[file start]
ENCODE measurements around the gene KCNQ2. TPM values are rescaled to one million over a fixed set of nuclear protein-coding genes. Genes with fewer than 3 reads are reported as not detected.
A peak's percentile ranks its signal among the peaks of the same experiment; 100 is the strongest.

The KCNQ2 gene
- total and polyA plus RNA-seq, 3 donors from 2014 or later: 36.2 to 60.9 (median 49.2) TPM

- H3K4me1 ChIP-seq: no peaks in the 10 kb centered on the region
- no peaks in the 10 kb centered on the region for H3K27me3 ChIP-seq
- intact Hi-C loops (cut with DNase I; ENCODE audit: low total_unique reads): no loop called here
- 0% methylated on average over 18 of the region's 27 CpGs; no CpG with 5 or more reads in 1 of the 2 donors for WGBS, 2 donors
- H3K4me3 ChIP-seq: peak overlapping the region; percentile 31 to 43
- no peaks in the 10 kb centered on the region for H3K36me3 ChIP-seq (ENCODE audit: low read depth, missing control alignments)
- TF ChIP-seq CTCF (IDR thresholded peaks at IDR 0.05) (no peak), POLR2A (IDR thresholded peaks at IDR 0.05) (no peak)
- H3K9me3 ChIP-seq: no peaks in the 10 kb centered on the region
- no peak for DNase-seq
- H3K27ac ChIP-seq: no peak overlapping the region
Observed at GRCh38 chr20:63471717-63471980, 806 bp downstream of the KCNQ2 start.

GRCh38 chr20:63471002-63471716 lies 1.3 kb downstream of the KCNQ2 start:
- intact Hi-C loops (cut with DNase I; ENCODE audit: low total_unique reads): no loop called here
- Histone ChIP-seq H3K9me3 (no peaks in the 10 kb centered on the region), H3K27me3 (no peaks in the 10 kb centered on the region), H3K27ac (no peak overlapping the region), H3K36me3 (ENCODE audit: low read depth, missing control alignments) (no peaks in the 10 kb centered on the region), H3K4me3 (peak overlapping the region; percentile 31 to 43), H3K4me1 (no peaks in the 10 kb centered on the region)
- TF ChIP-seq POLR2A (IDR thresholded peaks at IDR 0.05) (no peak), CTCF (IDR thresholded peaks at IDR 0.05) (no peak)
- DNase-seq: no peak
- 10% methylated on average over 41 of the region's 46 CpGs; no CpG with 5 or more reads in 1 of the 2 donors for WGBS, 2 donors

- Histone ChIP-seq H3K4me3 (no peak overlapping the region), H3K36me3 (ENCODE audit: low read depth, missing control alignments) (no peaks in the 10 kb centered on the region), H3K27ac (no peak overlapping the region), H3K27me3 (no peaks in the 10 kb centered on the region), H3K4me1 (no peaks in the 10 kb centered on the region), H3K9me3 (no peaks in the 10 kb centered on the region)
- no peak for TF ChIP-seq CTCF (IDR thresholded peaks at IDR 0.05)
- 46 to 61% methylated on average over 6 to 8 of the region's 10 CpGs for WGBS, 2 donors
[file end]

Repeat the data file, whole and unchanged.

ENCODE measurements around the gene KCNQ2. TPM values are rescaled to one million over a fixed set of nuclear protein-coding genes. Genes with fewer than 3 reads are reported as not detected.
A peak's percentile ranks its signal among the peaks of the same experiment; 100 is the strongest.

The KCNQ2 gene
- total and polyA plus RNA-seq, 3 donors from 2014 or later: 36.2 to 60.9 (median 49.2) TPM

- H3K4me1 ChIP-seq: no peaks in the 10 kb centered on the region
- no peaks in the 10 kb centered on the region for H3K27me3 ChIP-seq
- intact Hi-C loops (cut with DNase I; ENCODE audit: low total_unique reads): no loop called here
- 0% methylated on average over 18 of the region's 27 CpGs; no CpG with 5 or more reads in 1 of the 2 donors for WGBS, 2 donors
- H3K4me3 ChIP-seq: peak overlapping the region; percentile 31 to 43
- no peaks in the 10 kb centered on the region for H3K36me3 ChIP-seq (ENCODE audit: low read depth, missing control alignments)
- TF ChIP-seq CTCF (IDR thresholded peaks at IDR 0.05) (no peak), POLR2A (IDR thresholded peaks at IDR 0.05) (no peak)
- H3K9me3 ChIP-seq: no peaks in the 10 kb centered on the region
- no peak for DNase-seq
- H3K27ac ChIP-seq: no peak overlapping the region
Observed at GRCh38 chr20:63471717-63471980, 806 bp downstream of the KCNQ2 start.

GRCh38 chr20:63471002-63471716 lies 1.3 kb downstream of the KCNQ2 start:
- intact Hi-C loops (cut with DNase I; ENCODE audit: low total_unique reads): no loop called here
- Histone ChIP-seq H3K9me3 (no peaks in the 10 kb centered on the region), H3K27me3 (no peaks in the 10 kb centered on the region), H3K27ac (no peak overlapping the region), H3K36me3 (ENCODE audit: low read depth, missing control alignments) (no peaks in the 10 kb centered on the region), H3K4me3 (peak overlapping the region; percentile 31 to 43), H3K4me1 (no peaks in the 10 kb centered on the region)
- TF ChIP-seq POLR2A (IDR thresholded peaks at IDR 0.05) (no peak), CTCF (IDR thresholded peaks at IDR 0.05) (no peak)
- DNase-seq: no peak
- 10% methylated on average over 41 of the region's 46 CpGs; no CpG with 5 or more reads in 1 of the 2 donors for WGBS, 2 donors

- Histone ChIP-seq H3K4me3 (no peak overlapping the region), H3K36me3 (ENCODE audit: low read depth, missing control alignments) (no peaks in the 10 kb centered on the region), H3K27ac (no peak overlapping the region), H3K27me3 (no peaks in the 10 kb centered on the region), H3K4me1 (no peaks in the 10 kb centered on the region), H3K9me3 (no peaks in the 10 kb centered on the region)
- no peak for TF ChIP-seq CTCF (IDR thresholded peaks at IDR 0.05)
- 46 to 61% methylated on average over 6 to 8 of the region's 10 CpGs for WGBS, 2 donors